WaPo's Matthews: Legalize Insider Trading

Tuesday, 30 Jul 2013 08:02 AM

By Michael Kling

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At least some say insider trading should be legalized, writes Washington Post columnist Dylan Matthews.

Insider trading can help markets operate more efficiently and prevent fraud and scandals, he argues.

With their special knowledge, insiders are best positioned to price their company's stock accurately. If a company is a fraud hiding behind cooked books, insiders would reveal that by selling.

Editor’s Note:
Put the World’s Top Financial Minds to Work for You


Enforcing the ban and separating legal and illegal insider trading is futile, Donald Boudreaux, an economics professor at George Mason University, writes in an article for The Wall Street Journal.

"Not only do insider trading prohibitions slow economic growth, promote corporate mismanagement and discourage investment diversification, their application also is unavoidably biased," he asserts.

Boudreaux noted that Henry Manne, an economist at George Mason University, believes the Enron and Global Crossing scandals could have been avoided if insider trading was permitted.

"I don't think the scandals would ever have erupted if we had allowed insider trading," Manne once said in a radio interview, "because there would be plenty of people in those companies who would know exactly what was going on, and who couldn't resist the temptation to get rich by trading on the information, and the stock market would have reflected those problems months and months earlier than they did under this cockamamie regulatory system we have."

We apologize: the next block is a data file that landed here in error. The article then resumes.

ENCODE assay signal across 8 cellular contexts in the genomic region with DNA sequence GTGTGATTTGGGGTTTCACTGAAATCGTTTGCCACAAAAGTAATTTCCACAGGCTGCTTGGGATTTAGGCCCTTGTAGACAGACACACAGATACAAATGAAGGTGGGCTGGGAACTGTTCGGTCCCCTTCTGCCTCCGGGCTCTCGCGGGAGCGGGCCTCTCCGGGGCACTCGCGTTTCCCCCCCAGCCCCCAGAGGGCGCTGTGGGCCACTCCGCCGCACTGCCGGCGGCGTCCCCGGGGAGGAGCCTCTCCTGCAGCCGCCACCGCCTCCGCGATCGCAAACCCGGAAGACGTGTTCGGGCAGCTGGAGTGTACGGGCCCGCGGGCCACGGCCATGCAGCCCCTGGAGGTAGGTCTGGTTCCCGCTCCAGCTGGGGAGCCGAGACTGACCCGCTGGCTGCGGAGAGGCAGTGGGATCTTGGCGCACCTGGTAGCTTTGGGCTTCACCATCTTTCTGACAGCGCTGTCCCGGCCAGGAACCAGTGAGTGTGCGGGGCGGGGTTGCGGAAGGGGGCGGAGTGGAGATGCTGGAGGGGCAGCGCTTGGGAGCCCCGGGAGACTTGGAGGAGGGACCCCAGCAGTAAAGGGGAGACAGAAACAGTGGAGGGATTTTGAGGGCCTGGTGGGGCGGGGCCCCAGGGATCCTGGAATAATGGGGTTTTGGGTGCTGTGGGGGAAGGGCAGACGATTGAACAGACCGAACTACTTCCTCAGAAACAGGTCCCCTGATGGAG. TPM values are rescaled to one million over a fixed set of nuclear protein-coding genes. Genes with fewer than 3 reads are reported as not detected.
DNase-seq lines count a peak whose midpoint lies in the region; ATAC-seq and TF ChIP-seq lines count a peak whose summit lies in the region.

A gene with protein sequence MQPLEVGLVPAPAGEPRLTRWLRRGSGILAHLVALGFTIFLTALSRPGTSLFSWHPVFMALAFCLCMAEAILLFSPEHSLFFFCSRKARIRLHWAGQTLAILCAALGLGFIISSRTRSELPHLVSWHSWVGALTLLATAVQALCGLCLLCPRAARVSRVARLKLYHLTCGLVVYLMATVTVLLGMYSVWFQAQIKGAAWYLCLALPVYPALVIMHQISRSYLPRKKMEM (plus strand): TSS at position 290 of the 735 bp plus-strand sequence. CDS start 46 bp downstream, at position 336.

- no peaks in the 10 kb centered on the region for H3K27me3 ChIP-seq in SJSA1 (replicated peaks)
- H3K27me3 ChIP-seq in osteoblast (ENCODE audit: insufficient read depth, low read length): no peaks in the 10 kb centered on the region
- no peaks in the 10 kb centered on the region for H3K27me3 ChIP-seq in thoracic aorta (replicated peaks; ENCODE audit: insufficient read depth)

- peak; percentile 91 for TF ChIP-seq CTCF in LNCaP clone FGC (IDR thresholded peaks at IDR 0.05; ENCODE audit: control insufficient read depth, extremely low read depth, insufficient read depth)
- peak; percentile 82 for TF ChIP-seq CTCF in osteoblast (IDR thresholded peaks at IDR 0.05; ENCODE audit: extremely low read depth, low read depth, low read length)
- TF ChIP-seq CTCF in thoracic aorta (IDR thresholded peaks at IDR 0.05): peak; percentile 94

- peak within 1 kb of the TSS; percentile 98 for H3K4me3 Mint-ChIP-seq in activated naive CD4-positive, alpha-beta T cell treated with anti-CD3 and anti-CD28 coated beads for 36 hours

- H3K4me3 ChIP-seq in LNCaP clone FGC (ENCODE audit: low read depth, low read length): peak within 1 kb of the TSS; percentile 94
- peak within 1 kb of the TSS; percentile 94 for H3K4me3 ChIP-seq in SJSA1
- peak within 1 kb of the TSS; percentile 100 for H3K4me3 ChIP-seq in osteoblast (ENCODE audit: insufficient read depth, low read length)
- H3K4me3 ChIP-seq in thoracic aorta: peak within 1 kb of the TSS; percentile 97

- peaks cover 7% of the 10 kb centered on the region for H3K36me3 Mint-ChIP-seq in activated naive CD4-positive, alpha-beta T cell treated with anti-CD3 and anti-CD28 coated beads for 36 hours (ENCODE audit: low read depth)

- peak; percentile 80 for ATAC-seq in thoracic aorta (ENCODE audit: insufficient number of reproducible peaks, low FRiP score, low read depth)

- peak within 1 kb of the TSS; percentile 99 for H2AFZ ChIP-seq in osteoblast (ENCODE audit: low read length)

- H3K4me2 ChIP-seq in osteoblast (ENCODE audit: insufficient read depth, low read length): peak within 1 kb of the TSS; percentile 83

The main question, according to Matthews, is who is hurt by insider trading." The uninformed investor buying or selling stock from an informed inside. But individual investors shouldn't be trying to beat the market in the first place. That's a fool's errand. They should be investing in an index fund, he explains.

Legalizing insider trading would send that message home and help discourage people against trading stocks of individual companies. Using inside information creates an unfair advantage, but stock trading is unfair anyway. Banning it only creates the illusion of fairness, as a typical investor has no chance against the likes of a Steve Cohen, founder and manager of SAC Capital Advisors.

A study by the Atlanta Federal Reserve found that insider trading makes markets run more efficiently, Matthews asserts.

The law bans only trading based on inside information. It does not prohibit insiders from holding a stock that they'd otherwise sell.

"That kind of 'insider non-trading' is totally legal, but basically equivalent to insider trading," writes Post columnist Dylan Matthews. "Allowing one and not the other is bizarre and inefficient."

Enforcing the bans is relatively new, he adds. Enforcement didn't start until about 1961 in the United States and 1980 in the United Kingdom. Other countries are much less stringent. Yet there's no indication the bans make markets in the United States or the United Kingdom better.

Editor’s Note: Put the World’s Top Financial Minds to Work for You

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